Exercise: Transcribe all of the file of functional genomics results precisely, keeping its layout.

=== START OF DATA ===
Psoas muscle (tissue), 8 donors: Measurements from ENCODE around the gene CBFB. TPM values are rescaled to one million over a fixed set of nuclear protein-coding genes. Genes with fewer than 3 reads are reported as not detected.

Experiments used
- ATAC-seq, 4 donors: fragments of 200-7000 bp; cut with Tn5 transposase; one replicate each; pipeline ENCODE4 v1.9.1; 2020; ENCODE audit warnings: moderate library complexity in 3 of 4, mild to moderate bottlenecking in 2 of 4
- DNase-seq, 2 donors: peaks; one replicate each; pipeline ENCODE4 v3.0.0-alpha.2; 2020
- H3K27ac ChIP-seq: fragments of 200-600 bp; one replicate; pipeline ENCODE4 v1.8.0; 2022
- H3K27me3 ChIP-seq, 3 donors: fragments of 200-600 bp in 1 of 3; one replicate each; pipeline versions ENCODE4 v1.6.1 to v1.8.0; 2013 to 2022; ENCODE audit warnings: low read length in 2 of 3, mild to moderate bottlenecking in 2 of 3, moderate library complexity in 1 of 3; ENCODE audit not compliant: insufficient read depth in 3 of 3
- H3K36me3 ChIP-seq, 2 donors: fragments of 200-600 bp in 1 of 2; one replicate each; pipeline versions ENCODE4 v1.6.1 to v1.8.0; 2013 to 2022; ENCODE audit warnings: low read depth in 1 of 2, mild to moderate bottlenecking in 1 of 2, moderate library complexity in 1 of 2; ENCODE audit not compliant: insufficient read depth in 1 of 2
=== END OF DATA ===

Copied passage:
Psoas muscle (tissue), 8 donors: Measurements from ENCODE around the gene CBFB. TPM values are rescaled to one million over a fixed set of nuclear protein-coding genes. Genes with fewer than 3 reads are reported as not detected.

Experiments used
- ATAC-seq, 4 donors: fragments of 200-7000 bp; cut with Tn5 transposase; one replicate each; pipeline ENCODE4 v1.9.1; 2020; ENCODE audit warnings: moderate library complexity in 3 of 4, mild to moderate bottlenecking in 2 of 4
- DNase-seq, 2 donors: peaks; one replicate each; pipeline ENCODE4 v3.0.0-alpha.2; 2020
- H3K27ac ChIP-seq: fragments of 200-600 bp; one replicate; pipeline ENCODE4 v1.8.0; 2022
- H3K27me3 ChIP-seq, 3 donors: fragments of 200-600 bp in 1 of 3; one replicate each; pipeline versions ENCODE4 v1.6.1 to v1.8.0; 2013 to 2022; ENCODE audit warnings: low read length in 2 of 3, mild to moderate bottlenecking in 2 of 3, moderate library complexity in 1 of 3; ENCODE audit not compliant: insufficient read depth in 3 of 3
- H3K36me3 ChIP-seq, 2 donors: fragments of 200-600 bp in 1 of 2; one replicate each; pipeline versions ENCODE4 v1.6.1 to v1.8.0; 2013 to 2022; ENCODE audit warnings: low read depth in 1 of 2, mild to moderate bottlenecking in 1 of 2, moderate library complexity in 1 of 2; ENCODE audit not compliant: insufficient read depth in 1 of 2